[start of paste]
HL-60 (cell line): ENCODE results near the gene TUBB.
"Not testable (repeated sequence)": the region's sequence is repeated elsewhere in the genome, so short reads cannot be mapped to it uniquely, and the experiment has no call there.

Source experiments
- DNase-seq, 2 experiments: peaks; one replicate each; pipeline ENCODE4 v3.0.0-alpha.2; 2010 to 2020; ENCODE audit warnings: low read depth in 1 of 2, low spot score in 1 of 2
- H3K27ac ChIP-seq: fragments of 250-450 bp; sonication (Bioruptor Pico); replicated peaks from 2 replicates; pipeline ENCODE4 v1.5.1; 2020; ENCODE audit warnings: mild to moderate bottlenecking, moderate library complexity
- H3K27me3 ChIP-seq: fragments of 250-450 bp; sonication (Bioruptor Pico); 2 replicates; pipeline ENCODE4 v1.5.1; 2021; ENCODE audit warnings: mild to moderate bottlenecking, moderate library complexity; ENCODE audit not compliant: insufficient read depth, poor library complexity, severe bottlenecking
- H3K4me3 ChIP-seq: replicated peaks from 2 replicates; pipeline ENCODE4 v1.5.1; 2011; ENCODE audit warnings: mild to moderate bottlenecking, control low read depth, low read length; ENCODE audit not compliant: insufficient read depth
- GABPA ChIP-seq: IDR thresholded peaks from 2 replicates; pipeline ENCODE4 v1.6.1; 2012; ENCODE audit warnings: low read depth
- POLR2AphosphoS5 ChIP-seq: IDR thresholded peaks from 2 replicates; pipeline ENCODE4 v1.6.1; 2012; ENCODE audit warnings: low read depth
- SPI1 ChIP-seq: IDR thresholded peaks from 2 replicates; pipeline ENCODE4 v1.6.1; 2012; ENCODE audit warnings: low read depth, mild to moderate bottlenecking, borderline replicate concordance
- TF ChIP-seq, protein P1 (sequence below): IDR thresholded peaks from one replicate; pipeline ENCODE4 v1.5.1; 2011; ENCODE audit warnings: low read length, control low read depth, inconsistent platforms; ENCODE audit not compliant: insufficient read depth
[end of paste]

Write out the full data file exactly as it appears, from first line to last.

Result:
HL-60 (cell line): ENCODE results near the gene TUBB.
"Not testable (repeated sequence)": the region's sequence is repeated elsewhere in the genome, so short reads cannot be mapped to it uniquely, and the experiment has no call there.

Source experiments
- DNase-seq, 2 experiments: peaks; one replicate each; pipeline ENCODE4 v3.0.0-alpha.2; 2010 to 2020; ENCODE audit warnings: low read depth in 1 of 2, low spot score in 1 of 2
- H3K27ac ChIP-seq: fragments of 250-450 bp; sonication (Bioruptor Pico); replicated peaks from 2 replicates; pipeline ENCODE4 v1.5.1; 2020; ENCODE audit warnings: mild to moderate bottlenecking, moderate library complexity
- H3K27me3 ChIP-seq: fragments of 250-450 bp; sonication (Bioruptor Pico); 2 replicates; pipeline ENCODE4 v1.5.1; 2021; ENCODE audit warnings: mild to moderate bottlenecking, moderate library complexity; ENCODE audit not compliant: insufficient read depth, poor library complexity, severe bottlenecking
- H3K4me3 ChIP-seq: replicated peaks from 2 replicates; pipeline ENCODE4 v1.5.1; 2011; ENCODE audit warnings: mild to moderate bottlenecking, control low read depth, low read length; ENCODE audit not compliant: insufficient read depth
- GABPA ChIP-seq: IDR thresholded peaks from 2 replicates; pipeline ENCODE4 v1.6.1; 2012; ENCODE audit warnings: low read depth
- POLR2AphosphoS5 ChIP-seq: IDR thresholded peaks from 2 replicates; pipeline ENCODE4 v1.6.1; 2012; ENCODE audit warnings: low read depth
- SPI1 ChIP-seq: IDR thresholded peaks from 2 replicates; pipeline ENCODE4 v1.6.1; 2012; ENCODE audit warnings: low read depth, mild to moderate bottlenecking, borderline replicate concordance
- TF ChIP-seq, protein P1 (sequence below): IDR thresholded peaks from one replicate; pipeline ENCODE4 v1.5.1; 2011; ENCODE audit warnings: low read length, control low read depth, inconsistent platforms; ENCODE audit not compliant: insufficient read depth